marcus
#22
Jul13-04, 01:00 PM
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so far no one has pointed out any flaw in the GPP paper

a reference has been made to Vafa's paper in 1996 which
"counts microstates" of an extremal BH and gets the right
entropy formula. This is old news and suggestive
that a stringy approach might succeed in elucidating more
about black holes in the future: so it holds out hope.

But getting the right entropy formula (in certain restricted
cases) does not resolve the paradox of lost information that
arises when the black hole evaporates.

Some notable stringy people, susskind, maldacena and others,
have made heroic attempts to resolve the paradox. but still
all one can say is that the impressive not-quite-pertinent 1996 result holds out hope.
the fact that there are some hope-inspiring stringy results about extremal and near-extremal black holes---or things corresponding to them via a "duality"----is not a flaw with the Gambini-Porto-Pullin paper.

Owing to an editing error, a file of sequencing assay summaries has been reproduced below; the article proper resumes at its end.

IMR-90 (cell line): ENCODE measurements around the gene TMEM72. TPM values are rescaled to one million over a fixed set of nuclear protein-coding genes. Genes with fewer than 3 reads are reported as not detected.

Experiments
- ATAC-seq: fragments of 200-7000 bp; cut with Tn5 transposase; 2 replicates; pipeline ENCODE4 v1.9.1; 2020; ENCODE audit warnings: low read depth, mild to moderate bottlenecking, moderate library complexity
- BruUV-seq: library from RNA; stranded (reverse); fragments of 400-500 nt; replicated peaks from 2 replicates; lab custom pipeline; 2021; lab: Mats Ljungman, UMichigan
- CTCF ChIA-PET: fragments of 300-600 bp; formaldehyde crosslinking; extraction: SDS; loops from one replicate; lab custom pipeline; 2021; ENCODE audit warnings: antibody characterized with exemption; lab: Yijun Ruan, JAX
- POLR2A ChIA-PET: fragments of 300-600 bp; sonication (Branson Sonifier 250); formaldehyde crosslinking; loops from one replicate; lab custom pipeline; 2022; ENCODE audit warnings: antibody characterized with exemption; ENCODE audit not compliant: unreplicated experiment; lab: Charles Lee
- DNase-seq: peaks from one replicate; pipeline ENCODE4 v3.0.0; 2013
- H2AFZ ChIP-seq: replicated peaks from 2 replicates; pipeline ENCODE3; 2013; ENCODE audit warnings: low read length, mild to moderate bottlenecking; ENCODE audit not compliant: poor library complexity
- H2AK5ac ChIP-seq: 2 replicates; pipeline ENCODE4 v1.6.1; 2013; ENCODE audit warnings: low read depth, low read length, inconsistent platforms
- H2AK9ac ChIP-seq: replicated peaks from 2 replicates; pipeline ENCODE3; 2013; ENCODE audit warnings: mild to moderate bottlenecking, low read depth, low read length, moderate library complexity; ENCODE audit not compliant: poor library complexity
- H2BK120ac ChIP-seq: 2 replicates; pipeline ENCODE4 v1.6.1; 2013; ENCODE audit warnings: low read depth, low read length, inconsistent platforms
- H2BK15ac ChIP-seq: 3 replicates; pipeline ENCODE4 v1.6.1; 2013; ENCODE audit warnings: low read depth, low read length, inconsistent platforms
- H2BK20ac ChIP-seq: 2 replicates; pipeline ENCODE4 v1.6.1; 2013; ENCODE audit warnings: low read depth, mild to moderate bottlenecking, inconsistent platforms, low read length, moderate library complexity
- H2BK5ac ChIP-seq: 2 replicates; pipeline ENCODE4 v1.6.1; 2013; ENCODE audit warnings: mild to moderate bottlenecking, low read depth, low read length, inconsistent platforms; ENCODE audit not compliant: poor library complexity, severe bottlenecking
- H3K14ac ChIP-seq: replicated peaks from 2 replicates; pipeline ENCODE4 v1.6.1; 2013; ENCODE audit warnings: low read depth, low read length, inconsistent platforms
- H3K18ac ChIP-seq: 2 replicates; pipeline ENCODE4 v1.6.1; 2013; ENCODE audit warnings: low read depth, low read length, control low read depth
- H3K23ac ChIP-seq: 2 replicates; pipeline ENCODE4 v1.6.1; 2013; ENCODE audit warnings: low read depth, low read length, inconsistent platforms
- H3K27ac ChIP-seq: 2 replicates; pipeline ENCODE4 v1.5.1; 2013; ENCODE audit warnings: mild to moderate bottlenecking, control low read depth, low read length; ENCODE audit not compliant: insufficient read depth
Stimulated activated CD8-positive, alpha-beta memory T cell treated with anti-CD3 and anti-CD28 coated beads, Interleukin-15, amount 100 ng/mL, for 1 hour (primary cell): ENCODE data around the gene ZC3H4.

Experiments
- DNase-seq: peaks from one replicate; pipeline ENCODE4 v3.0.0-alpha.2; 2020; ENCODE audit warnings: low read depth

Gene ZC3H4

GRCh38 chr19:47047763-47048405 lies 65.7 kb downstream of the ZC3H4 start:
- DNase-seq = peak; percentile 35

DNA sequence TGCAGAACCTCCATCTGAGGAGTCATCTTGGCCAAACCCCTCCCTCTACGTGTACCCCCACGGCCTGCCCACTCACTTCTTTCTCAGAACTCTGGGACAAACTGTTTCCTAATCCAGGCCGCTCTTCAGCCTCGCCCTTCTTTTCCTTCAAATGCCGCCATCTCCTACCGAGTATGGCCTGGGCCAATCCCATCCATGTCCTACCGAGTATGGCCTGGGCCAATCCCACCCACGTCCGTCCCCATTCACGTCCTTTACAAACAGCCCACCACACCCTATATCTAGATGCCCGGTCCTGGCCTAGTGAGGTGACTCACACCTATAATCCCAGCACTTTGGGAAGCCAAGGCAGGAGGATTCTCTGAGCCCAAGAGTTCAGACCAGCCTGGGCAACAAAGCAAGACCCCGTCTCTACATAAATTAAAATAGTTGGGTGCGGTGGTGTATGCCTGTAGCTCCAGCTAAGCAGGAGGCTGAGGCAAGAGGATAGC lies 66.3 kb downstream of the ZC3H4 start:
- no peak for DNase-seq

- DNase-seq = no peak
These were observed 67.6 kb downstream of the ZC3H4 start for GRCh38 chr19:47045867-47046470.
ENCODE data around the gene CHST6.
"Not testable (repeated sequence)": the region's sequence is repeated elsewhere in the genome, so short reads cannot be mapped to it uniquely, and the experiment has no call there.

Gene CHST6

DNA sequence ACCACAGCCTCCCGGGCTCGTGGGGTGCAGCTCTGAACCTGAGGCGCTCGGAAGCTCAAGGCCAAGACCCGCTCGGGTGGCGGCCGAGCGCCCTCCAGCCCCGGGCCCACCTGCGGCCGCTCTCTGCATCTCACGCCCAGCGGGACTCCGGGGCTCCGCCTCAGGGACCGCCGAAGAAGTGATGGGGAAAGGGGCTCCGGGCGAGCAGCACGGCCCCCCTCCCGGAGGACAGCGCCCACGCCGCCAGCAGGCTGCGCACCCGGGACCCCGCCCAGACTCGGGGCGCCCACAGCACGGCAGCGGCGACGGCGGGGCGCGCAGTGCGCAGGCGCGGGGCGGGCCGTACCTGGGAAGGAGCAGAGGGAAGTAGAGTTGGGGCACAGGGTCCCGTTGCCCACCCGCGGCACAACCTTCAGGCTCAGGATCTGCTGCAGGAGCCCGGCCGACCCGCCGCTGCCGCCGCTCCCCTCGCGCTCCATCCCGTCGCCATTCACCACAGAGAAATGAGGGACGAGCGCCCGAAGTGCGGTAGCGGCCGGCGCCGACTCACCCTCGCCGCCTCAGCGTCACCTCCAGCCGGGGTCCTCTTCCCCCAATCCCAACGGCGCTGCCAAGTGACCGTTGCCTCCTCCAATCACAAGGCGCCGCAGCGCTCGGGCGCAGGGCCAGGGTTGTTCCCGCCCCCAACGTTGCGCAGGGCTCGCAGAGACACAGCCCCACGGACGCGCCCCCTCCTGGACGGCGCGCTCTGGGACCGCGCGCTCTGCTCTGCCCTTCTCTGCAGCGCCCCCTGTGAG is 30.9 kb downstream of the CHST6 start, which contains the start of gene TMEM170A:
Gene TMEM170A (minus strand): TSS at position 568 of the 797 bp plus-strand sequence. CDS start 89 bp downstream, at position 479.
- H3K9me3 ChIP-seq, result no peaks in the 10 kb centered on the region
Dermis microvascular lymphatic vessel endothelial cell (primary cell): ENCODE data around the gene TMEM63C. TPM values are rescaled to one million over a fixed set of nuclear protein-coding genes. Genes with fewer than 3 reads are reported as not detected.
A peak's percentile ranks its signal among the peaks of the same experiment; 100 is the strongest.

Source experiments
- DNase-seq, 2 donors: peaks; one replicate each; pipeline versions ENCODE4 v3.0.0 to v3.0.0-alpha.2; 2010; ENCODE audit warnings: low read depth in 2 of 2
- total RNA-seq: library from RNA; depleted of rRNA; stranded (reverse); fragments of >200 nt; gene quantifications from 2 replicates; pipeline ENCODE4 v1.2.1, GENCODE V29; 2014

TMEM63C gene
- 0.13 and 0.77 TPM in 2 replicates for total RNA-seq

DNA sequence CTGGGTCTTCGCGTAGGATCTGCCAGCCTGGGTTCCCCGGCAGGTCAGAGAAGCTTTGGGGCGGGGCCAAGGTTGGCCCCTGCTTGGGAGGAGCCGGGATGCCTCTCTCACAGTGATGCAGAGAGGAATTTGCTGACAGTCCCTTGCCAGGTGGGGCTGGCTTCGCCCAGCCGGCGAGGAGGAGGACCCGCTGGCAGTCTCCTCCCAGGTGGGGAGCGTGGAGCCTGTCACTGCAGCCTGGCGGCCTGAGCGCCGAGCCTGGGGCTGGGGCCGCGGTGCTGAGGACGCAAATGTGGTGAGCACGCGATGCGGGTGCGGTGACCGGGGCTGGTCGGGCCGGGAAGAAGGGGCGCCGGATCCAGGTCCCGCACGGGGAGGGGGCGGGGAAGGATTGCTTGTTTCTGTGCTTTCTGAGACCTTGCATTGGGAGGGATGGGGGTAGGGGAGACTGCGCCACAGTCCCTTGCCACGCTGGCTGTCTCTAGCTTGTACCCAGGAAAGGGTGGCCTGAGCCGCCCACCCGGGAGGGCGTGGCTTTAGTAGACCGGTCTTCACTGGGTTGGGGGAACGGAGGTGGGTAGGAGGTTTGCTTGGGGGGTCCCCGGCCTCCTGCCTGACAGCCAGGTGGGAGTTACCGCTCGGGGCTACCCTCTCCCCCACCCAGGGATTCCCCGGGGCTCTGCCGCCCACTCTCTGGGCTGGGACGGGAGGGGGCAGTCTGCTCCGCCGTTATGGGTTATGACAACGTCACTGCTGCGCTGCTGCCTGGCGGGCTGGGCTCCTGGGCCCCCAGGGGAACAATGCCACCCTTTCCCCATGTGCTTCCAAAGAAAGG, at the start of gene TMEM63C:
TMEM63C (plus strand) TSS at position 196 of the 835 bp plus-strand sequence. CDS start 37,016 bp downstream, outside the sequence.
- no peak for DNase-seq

GPP could be right. Time-evolution could have a fundamental creeping non-unitariness which universally (not just for black holes) destroys information at the GPP rate.

this is something that Hawking appears not to have taken account of (judging from his abstract of next wednesday's talk)

If Hawking is right, in what he says on the afternoon of 21 July at the Dublin G17 conference, then Gambini et al are wrong.

Because hawking clings to an unrealistic clock.
He requires that time-evolution be unitary in terms of a ideal time-variable T that is not observed on a real physical clockface.
If that is the correct way to do quantum mechanics----using an absolute ideal Time and consequently unitary evolution (instead of the gradual adulteration calculated by GPP)----then GPP must clearly be mistaken.

But I think GPP argument is not only persuasive but also remarkably simple and direct.
I think that quantizing gravity is going to have an impact
on how quantum theory is customarily done. (this expectation is widely shared)

And I think a non-unitarian effect on the time variable is one of the first places that the impact of QG on QM is apt to be felt.

of course I am going out on a limb here! one needs to now and then. one can't know the future turns that research will take. but this is an appropriate time to hazard a guess, with Hawking's talk in the offing.